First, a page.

Identifying Strengths and Weaknesses in the Utilization of Objective Structured Clinical Examination (OSCE) in a Nursing Program

Article excerpt

ABSTRACT Objective Structured Clinical Examination (OSCE) is used in nursing to assess students' transfer of classroom and laboratory learning experiences into simulated clinical practice. OSCE is a performance-based exam in which students are observed demonstrating a multitude of clinical behaviors.The purpose of this study was to identify strengths and weaknesses in the utilization of OSCE in this nursing program with 60 full-time students ages 21 to 23.An evaluation methodology was used for this study. Interviews were conducted with two groups: faculty facilitators of OSCE and standardized patients (SPs).Areas of focus were: data collection of students' performance, SP selection and training, and modification of the Nursing Interview Interaction Scale (NIIS). It was found that with appropriate SP selection and training, utilization of appropriate tools, and good data collection, OSCE can offer a valid and reliable means of testing nursing students' clinical competencies.

Key Words Clinical Simulation--Nursing Competencies--Objective Structured Clinical Examination (OSCE)--Nursing Education--Performance-Based Exam

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IT IS ACKNOWLEDGED THAT CLINICAL COMPETENCY IN NURSING ENCOMPASSES CLINICAL JUDGMENT. Nursing students must be able to draw on significant information and respond appropriately in a concerned and involved manner in patient care situations (Cox, 2000; Watson, Stimpson. Topping & Porock, 2002). A major challenge for educators is how to evaluate the student's ability to select the necessary elements from his or her own knowledge and skill acquisition and transfer these skills into a wide range of clinical situations (National Council of State Boards of Nursing, 2009). Each student will have different exposure to different patients, making it difficult to measure individual and program outcomes (Rentschler, Eaton, Cappiello, McNally, & McWilliam, 2007).

The Objective Structured Clinical Examination (OSCE), developed in Scotland by Harden and colleagues (1975) with the intent to evaluate medical students' clinical competencies, was first described in a report in the British Medical Journal (Redfern, Norman, Calman, Watson, & Murrells, 2002). It has been adapted and applied to other disciplines in health care and is now nationally recognized as a model for evaluating clinical competencies in medicine and nursing (Alinier, 2003).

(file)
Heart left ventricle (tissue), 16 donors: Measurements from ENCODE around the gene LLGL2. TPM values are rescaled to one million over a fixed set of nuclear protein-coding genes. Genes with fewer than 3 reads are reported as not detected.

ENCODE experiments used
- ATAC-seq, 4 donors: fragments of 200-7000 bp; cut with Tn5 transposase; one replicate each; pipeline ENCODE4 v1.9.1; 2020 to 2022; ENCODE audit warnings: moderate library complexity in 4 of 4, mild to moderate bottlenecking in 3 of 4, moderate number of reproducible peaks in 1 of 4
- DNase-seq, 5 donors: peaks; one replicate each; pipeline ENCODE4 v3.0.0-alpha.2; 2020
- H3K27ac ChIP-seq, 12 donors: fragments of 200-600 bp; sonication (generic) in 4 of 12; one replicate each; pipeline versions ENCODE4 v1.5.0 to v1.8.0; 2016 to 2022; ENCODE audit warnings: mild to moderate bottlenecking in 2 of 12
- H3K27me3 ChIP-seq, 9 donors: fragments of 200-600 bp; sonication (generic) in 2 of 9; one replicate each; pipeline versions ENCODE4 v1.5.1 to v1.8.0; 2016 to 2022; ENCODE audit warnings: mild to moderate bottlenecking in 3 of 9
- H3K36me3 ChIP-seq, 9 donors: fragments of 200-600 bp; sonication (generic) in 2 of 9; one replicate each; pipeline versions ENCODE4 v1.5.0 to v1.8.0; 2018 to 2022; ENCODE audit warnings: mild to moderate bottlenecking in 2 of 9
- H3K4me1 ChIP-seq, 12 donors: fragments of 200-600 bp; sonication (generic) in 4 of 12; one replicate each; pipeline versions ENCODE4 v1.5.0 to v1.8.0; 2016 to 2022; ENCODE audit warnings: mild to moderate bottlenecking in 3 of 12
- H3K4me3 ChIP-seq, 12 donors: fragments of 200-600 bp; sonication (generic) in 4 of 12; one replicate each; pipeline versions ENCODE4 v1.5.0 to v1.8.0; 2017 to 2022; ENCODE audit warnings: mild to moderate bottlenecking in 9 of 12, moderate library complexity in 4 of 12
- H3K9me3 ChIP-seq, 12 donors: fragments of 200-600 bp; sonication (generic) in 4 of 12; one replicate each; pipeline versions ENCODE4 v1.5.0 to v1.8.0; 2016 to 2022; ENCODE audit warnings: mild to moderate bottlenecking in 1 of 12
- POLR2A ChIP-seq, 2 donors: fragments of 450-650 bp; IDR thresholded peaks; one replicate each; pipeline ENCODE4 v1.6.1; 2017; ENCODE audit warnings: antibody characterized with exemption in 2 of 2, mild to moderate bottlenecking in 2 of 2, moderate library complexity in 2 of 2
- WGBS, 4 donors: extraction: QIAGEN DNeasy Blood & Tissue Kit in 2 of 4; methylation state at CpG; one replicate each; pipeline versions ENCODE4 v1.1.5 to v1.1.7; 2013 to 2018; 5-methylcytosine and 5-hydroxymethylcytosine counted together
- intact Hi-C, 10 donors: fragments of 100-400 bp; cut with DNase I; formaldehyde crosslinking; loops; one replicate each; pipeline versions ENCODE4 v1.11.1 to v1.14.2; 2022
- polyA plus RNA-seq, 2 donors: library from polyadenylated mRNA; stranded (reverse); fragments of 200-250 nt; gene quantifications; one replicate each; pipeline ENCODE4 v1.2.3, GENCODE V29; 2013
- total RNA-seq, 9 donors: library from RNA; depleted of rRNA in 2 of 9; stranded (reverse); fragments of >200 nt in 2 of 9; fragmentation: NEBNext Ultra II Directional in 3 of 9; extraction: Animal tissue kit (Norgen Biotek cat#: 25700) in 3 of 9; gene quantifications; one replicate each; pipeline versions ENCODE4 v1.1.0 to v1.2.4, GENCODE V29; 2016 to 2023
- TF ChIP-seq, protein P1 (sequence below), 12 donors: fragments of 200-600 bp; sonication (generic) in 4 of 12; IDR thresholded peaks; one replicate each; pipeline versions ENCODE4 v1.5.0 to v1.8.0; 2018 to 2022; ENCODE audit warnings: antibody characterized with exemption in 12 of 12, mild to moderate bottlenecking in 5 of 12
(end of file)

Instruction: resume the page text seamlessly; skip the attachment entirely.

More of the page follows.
OSCE is a performance-based exam in which students are observed demonstrating a multitude of clinical behaviors with standardized patients (SPs). The main objective is to assess students' transfer of classroom and laboratory learning experiences into simulated clinical practice. OSCE is effective when there is a need for performance-based assessments, as in nursing, and clinical competencies are tested in a triple domain enviromnent--cognitive, affective, and psychomotor (Linn, Baker, & Stephen, 1991; Newble, 2004; Rushforth, 2006). Checklists, which focus on practical and technical skills, and standardized global rating scales, which focus on patient interviewing skills, are OSCE evaluation tools that best reflect measurements of students' clinical competencies (Newble; Rushforth).

This article reports on the use and evaluation of OSCE in a baccalaureate nursing program at a public university in the New England area. The school of nursing offers basic undergraduate degrees, registered nurse completion, and graduate nursing programs. The nursing courses emphasize critical thinking, problem solving, decision-making, and clinical skills. The focus is on the health needs of patients at all age levels in a variety of health care settings, and clinical experiences are provided in area hospitals and community health care agencies.

Senior students conclude the program with a clinical immersion experience. Before participating in the immersion, students are required to participate in an OSCE that provides a formative evaluation of their clinical competencies to better evaluate preparation for the clinical immersion. …